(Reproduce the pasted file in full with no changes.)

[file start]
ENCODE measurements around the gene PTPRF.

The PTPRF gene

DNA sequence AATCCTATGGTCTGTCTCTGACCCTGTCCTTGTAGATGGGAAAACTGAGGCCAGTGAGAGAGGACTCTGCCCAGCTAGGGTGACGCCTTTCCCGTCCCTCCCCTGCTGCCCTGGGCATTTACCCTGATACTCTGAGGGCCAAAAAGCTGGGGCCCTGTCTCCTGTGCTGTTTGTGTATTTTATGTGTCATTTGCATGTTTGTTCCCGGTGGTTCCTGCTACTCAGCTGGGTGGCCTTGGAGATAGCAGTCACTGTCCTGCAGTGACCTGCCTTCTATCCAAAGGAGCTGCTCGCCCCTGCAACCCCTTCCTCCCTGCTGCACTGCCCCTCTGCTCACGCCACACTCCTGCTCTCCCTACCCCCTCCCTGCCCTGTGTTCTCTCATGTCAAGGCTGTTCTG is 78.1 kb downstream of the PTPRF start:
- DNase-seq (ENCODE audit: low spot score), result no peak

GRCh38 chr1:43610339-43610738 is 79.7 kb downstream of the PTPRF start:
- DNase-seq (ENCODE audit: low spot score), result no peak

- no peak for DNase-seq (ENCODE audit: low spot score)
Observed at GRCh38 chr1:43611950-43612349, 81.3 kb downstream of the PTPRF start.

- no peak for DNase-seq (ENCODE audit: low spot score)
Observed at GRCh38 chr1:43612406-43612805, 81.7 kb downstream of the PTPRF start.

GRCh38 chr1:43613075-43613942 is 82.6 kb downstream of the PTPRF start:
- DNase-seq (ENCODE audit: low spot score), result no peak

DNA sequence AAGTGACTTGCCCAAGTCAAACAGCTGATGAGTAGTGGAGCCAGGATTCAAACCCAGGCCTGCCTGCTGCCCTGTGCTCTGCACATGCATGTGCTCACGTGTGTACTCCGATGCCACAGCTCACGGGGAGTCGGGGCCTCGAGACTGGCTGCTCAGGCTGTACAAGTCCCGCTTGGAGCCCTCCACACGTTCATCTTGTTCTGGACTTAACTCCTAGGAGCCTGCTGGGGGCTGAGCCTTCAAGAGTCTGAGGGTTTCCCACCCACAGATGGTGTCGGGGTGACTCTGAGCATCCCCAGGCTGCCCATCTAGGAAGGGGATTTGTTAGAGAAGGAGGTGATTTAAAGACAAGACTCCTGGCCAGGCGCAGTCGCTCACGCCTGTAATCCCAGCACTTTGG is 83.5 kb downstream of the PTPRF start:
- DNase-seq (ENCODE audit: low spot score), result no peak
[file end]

ENCODE measurements around the gene PTPRF.

The PTPRF gene

DNA sequence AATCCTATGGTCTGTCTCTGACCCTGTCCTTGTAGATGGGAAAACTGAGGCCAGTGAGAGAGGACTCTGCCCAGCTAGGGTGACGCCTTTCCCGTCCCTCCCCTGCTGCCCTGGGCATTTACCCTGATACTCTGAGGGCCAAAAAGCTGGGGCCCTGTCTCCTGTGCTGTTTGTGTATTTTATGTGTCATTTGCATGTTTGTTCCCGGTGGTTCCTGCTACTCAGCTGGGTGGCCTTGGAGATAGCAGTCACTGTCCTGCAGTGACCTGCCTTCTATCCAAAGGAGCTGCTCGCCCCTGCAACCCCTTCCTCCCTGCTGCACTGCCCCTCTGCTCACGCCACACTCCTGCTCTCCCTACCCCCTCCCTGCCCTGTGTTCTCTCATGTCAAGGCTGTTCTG is 78.1 kb downstream of the PTPRF start:
- DNase-seq (ENCODE audit: low spot score), result no peak

GRCh38 chr1:43610339-43610738 is 79.7 kb downstream of the PTPRF start:
- DNase-seq (ENCODE audit: low spot score), result no peak

- no peak for DNase-seq (ENCODE audit: low spot score)
Observed at GRCh38 chr1:43611950-43612349, 81.3 kb downstream of the PTPRF start.

- no peak for DNase-seq (ENCODE audit: low spot score)
Observed at GRCh38 chr1:43612406-43612805, 81.7 kb downstream of the PTPRF start.

GRCh38 chr1:43613075-43613942 is 82.6 kb downstream of the PTPRF start:
- DNase-seq (ENCODE audit: low spot score), result no peak

DNA sequence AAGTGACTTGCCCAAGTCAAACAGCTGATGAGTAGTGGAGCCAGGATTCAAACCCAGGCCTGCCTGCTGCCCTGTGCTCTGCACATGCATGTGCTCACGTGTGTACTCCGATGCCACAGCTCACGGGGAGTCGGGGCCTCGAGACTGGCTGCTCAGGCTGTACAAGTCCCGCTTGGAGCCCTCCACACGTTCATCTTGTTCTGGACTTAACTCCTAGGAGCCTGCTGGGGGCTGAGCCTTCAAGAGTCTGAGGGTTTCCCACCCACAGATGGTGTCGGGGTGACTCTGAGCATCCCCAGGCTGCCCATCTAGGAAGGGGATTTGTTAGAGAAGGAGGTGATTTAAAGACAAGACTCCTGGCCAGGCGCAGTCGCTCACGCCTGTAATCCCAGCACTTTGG is 83.5 kb downstream of the PTPRF start:
- DNase-seq (ENCODE audit: low spot score), result no peak